Simon Holyoake, British Geological Survey - Environmental Science Centre
We needed to prototype a novel rock crushing test rig, which would help us re-evaluate the way the materials industry calculates energy consumed when producing aggregate construction materials.
We used LabVIEW to reconfigure a CompactRIO controller and mechanical components present in the lab to build a Bond-impact test system. The prototype system delivered unique insights into how energy is consumed during rock smashing. The resulting report has gained significant traction in the materials industry and proved worthy of refining and industrialising the system further.
Humphrey Wallis - British Geological Survey - Environmental Science Centre
Simon Holyoake - British Geological Survey - Environmental Science Centre
NI Products Used: LabVIEW, LabVIEW FPGA Module, LabVIEW Real-Time Module, CompactRIO
The term ‘construction minerals’ describes materials used by the construction industry, for example in road making, concrete, house construction, and as railway ballast. The largest component of construction minerals, and the most mined materials in the world, are ‘aggregates’ – a term used to describe granular material suitable for use on their own or with binders such as cement, lime, or bitumen.
These aggregates are typically produced by crushing rock (such as limestone, igneous rock, and sandstone), which is an energy intensive process. Reducing the size of solids in the mining and quarrying industry consumes an estimated five percent of artificially generated energy in the developing world.
As has become common place, the minerals industry faces increasing pressure to reduce carbon emissions in line with government targets. A key area to consider is the energy required to crush certain aggregates, which must be balanced with the energy costs associated with transporting them from quarries to construction sites.
Currently, the energy consumed crushing rocks is calculated using the ‘Bond Work Index’, which was defined by 1945 by American mining engineer, Fred C. Bond. We sought to investigate and improve these theorems by building a prototype ‘Bond-impact test rig’, employing the latest technologies, high-precision instrumentation, and new experimental methodologies.
Armed with LabVIEW software and a CompactRIO embedded controller, which we had acquired for a previous project, we set out to create an in-house prototype for the Bond-impact test rig. Because the functionality of the CompactRIO controller is entirely defined by software, even down to the hardware level, it offers the utmost in flexibility. This meant we could quickly repurpose our existing equipment without going through another purchasing process. This greatly improved the time and cost required to arrive at a functioning prototype.
Once an engineer gains experience and proficiency in LabVIEW, it becomes the ultimate tool to quickly transform ideas into solutions. The prototyping process was further accelerated by technical support and application guidance from the NI application engineering team. A steep learning curve could be a critical obstacle that could stall the prototyping process, but due to the flexibility and reusability of the NI platform and the support from the NI engineering team, we made rapid progress on the prototype.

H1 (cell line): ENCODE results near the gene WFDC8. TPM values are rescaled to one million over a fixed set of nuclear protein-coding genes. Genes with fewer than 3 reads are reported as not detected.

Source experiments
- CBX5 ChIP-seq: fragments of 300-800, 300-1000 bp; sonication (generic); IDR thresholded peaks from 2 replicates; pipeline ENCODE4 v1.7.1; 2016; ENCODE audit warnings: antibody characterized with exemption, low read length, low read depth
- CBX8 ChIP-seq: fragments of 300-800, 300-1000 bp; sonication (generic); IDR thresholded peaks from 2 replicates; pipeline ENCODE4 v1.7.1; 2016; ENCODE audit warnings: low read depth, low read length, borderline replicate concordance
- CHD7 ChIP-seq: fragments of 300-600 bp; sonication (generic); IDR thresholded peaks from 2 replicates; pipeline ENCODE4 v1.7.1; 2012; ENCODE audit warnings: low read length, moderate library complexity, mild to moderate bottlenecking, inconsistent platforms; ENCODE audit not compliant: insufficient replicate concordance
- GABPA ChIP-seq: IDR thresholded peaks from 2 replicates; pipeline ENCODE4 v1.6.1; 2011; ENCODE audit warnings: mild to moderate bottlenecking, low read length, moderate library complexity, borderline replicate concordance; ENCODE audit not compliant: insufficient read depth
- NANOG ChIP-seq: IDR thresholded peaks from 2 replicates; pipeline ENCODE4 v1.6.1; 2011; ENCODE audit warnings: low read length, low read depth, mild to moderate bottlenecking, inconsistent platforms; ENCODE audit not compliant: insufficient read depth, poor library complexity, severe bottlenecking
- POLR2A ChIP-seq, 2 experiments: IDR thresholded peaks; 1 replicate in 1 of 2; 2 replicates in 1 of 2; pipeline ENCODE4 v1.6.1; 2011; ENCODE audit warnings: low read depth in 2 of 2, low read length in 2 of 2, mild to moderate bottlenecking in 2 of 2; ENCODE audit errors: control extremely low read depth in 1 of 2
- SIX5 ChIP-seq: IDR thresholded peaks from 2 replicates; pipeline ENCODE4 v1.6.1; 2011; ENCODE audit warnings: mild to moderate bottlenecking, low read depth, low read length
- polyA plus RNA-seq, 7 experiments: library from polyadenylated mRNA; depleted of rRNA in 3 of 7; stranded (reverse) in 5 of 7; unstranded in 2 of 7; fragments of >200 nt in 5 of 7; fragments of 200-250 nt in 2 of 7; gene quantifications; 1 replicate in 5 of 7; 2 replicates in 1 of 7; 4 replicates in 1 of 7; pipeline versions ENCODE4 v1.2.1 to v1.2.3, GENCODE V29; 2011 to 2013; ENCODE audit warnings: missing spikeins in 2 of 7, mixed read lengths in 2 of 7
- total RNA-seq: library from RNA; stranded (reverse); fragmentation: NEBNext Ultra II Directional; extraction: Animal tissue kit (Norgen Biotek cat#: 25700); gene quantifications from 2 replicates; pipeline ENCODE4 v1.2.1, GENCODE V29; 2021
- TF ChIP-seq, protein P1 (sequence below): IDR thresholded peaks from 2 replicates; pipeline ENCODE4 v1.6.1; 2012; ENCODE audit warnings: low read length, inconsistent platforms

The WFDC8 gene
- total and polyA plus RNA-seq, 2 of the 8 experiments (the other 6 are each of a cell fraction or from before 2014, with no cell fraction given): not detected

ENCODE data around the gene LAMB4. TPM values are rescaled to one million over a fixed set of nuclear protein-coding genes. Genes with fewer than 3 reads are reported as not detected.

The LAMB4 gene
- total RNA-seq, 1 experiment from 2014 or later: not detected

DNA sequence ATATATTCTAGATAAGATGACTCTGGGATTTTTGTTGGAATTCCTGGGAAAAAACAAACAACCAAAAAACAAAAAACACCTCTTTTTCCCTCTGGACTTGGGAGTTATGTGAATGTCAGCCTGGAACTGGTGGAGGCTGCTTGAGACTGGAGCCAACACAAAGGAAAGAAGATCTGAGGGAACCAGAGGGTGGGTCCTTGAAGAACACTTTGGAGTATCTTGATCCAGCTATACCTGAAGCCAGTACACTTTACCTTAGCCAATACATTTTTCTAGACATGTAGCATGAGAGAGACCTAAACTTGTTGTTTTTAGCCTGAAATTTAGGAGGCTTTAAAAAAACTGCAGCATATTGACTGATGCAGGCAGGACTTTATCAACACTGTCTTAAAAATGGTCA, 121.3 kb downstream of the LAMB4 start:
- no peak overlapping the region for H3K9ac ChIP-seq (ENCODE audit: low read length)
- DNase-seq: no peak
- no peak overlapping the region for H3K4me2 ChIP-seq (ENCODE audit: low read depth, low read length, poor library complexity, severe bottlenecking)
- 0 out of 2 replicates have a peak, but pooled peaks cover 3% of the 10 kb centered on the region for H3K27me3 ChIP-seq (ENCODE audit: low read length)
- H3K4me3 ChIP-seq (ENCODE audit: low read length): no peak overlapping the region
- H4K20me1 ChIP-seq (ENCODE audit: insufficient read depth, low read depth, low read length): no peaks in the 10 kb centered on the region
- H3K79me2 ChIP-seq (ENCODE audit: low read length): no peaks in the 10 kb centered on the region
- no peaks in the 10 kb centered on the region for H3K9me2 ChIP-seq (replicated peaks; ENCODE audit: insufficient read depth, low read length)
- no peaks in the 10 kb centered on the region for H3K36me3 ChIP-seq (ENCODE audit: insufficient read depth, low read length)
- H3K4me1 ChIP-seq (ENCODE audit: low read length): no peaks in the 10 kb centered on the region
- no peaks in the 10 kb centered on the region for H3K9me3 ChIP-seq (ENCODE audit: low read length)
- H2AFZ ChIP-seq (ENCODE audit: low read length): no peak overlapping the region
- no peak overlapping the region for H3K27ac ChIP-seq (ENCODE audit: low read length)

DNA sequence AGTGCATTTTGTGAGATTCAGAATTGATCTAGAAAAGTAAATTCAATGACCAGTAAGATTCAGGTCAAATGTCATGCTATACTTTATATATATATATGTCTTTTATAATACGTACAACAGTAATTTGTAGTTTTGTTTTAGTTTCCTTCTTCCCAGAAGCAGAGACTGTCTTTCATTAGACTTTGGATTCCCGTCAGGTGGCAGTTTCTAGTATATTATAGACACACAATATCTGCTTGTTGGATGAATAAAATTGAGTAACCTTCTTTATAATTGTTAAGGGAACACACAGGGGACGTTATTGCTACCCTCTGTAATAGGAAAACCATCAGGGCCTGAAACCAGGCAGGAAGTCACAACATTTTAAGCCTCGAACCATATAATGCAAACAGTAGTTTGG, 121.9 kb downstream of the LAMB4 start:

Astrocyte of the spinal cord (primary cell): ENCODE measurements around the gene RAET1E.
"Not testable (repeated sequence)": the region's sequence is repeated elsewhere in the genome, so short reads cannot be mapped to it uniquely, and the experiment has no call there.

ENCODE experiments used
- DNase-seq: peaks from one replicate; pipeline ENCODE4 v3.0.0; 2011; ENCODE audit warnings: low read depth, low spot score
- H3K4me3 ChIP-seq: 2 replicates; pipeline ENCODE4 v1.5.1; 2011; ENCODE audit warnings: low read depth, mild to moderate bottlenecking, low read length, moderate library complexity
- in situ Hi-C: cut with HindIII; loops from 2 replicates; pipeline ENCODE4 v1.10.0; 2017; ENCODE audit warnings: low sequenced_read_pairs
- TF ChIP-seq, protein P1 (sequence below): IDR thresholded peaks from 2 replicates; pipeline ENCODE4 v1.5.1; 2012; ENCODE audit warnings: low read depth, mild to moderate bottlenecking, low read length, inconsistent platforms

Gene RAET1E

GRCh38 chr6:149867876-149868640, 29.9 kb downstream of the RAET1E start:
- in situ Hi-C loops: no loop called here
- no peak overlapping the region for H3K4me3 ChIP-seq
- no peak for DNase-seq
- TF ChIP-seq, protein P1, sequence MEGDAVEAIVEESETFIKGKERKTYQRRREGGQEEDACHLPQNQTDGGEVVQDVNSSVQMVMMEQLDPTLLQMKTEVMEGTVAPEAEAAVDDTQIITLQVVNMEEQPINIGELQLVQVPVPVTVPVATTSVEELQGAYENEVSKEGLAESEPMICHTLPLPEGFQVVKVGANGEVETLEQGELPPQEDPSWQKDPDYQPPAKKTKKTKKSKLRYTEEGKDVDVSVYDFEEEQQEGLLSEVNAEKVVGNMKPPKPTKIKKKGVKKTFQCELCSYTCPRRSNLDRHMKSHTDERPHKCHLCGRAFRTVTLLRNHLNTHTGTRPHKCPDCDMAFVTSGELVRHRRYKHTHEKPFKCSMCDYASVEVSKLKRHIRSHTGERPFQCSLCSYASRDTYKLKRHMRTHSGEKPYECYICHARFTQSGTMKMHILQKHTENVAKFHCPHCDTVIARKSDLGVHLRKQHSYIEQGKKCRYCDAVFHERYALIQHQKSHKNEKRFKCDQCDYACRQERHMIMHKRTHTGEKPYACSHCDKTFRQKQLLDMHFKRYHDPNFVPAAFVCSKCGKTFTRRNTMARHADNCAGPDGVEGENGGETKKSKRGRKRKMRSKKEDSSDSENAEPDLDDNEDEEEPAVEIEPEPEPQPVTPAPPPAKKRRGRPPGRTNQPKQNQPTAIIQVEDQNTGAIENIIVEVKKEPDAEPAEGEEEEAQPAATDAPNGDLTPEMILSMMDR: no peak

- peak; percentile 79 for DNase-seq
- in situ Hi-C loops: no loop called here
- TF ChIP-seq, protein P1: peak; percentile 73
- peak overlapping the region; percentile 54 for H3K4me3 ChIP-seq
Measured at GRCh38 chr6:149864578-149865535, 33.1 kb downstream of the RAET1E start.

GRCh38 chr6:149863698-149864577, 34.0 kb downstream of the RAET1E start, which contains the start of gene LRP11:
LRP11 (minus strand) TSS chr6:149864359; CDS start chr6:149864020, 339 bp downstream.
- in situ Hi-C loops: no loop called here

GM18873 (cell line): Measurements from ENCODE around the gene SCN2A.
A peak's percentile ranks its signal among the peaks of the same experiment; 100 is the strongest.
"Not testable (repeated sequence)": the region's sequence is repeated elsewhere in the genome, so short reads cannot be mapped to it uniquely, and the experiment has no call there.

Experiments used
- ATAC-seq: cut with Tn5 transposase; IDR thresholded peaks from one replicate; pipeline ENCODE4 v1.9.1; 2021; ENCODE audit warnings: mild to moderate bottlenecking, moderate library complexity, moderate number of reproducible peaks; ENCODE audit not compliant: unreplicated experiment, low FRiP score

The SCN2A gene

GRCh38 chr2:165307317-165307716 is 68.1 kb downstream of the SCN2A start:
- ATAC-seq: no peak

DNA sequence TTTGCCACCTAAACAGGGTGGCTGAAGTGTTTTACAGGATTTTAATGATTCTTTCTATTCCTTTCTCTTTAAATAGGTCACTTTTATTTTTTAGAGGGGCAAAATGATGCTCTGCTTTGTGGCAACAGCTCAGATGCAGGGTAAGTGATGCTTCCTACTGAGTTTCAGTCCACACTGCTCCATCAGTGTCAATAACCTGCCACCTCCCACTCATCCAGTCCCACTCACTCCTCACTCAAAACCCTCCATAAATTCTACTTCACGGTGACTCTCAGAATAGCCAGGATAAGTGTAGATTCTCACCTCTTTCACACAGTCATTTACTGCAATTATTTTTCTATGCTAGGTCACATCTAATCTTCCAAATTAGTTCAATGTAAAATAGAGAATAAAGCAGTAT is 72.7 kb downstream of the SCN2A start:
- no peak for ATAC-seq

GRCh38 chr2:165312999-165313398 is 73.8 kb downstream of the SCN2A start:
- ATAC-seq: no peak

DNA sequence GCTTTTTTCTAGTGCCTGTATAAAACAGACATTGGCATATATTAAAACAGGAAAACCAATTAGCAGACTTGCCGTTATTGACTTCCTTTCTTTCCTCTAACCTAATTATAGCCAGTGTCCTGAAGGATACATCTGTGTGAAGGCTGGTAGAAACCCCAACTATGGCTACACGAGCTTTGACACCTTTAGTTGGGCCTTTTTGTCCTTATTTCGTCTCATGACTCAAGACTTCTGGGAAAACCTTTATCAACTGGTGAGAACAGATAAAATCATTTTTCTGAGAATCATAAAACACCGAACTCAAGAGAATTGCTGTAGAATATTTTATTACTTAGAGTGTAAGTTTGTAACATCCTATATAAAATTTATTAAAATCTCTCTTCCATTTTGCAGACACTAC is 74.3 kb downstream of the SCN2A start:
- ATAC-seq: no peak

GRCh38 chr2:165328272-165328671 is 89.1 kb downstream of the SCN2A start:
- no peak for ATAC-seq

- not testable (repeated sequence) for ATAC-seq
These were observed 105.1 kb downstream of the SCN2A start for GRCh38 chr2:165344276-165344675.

The apparatus consisted of two 10 kg hammers suspended on a pendulum on either side of a sample. On release, the two hammers impact the rock sample repeatedly until it is broken down into construction aggregate. Throughout the experiment, the hammers relay their angular position through high-resolution rotary encoders, which we coupled with the CompactRIO using an NI-9403 digital I/O module and processed on the onboard FPGA.
The data we gathered helped us determine the initial potential energy of the system. If we combine this data with the return height of the hammers, we can calculate the energy absorbed by the impact. This provided a better understanding of the actual energy absorbed by the samples, something that was not achievable with previous test rigs.
The energy consumption values derived from our test rig compared well to real-world values measured by jaw-crushers, showing much improved accuracy compared to existing methodologies. Additionally, we gained further insight as we can separate the energy consumed in crushing the rock from the energy consumed by the crushing machinery itself.
British Geological Survey’s Bond-impact test-rig helped us establish, demonstrate, and validate an improved theorem for energy consumed in aggregate crushing. The improvements were well received and have gained commercial traction.
Considering that a single kilometre of motorway requires approximately 30,000 tonnes of aggregate, the scale of this additional insight to energy expenditure becomes very significant. Our improved Bond-impact tester, controlled by CompactRIO, empowers the construction industry to better assess where energy is expended and make informed decisions for efficient manufacturing and reduced carbon footprint. The NI platform provided a low-investment opportunity for the British Geological Survey to prove that a data-driven approach to rock crushing can significantly boost energy efficiency within the construction industry.
British Geological Survey - Environmental Science Centre